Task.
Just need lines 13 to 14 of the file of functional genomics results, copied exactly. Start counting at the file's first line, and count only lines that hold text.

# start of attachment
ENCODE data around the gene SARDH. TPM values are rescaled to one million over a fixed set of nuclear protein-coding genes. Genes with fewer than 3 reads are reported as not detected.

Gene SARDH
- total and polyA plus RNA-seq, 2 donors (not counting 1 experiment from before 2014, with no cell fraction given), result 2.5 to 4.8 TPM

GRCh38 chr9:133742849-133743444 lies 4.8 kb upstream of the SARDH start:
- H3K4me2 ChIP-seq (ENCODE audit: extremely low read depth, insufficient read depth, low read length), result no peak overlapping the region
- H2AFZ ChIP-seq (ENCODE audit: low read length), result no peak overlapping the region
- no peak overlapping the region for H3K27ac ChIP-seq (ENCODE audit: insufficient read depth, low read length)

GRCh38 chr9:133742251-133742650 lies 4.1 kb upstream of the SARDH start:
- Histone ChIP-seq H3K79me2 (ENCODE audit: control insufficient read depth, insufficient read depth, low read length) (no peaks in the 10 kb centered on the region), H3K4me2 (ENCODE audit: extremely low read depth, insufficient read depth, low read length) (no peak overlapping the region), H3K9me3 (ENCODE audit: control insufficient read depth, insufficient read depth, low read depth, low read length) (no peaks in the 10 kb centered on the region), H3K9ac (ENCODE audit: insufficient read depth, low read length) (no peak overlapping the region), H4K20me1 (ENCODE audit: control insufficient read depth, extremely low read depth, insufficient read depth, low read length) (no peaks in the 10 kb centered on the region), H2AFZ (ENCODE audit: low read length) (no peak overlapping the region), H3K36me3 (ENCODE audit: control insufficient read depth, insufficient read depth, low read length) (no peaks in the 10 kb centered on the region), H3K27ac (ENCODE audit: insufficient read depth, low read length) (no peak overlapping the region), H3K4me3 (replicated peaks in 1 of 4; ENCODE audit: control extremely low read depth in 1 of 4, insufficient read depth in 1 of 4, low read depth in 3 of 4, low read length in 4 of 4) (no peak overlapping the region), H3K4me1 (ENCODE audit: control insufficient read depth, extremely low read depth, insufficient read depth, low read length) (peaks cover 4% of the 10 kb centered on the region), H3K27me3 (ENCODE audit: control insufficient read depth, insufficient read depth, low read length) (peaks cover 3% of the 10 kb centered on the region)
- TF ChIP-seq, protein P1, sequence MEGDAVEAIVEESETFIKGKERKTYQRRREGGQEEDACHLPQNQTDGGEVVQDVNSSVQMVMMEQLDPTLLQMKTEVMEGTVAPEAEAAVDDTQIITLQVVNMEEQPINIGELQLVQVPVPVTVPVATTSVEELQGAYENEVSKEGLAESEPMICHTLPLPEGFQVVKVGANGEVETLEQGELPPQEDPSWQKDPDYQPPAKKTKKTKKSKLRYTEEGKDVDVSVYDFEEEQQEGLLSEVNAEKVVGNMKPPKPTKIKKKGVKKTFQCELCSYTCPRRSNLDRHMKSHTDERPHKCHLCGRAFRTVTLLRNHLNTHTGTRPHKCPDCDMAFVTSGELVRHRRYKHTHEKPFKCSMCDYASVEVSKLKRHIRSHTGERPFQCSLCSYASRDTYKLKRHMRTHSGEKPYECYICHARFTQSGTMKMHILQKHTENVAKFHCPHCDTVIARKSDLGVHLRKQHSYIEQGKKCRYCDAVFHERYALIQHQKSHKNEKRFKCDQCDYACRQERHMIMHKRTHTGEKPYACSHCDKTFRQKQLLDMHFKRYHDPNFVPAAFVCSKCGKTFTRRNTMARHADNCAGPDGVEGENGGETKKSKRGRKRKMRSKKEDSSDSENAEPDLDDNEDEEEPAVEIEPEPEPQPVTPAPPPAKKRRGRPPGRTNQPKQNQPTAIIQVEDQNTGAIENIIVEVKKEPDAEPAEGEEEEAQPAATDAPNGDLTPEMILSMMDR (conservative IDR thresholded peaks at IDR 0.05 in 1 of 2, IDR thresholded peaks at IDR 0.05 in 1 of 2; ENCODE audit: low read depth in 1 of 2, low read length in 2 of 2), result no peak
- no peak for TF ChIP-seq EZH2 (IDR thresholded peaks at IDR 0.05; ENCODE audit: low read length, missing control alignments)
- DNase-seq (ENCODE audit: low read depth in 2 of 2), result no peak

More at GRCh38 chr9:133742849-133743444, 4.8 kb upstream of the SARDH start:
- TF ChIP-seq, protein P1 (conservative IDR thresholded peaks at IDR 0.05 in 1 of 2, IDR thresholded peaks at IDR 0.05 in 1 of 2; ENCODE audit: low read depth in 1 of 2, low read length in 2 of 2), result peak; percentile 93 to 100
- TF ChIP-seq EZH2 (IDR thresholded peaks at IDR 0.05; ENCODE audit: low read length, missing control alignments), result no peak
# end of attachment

More at GRCh38 chr9:133742849-133743444, 4.8 kb upstream of the SARDH start:
- TF ChIP-seq, protein P1 (conservative IDR thresholded peaks at IDR 0.05 in 1 of 2, IDR thresholded peaks at IDR 0.05 in 1 of 2; ENCODE audit: low read depth in 1 of 2, low read length in 2 of 2), result peak; percentile 93 to 100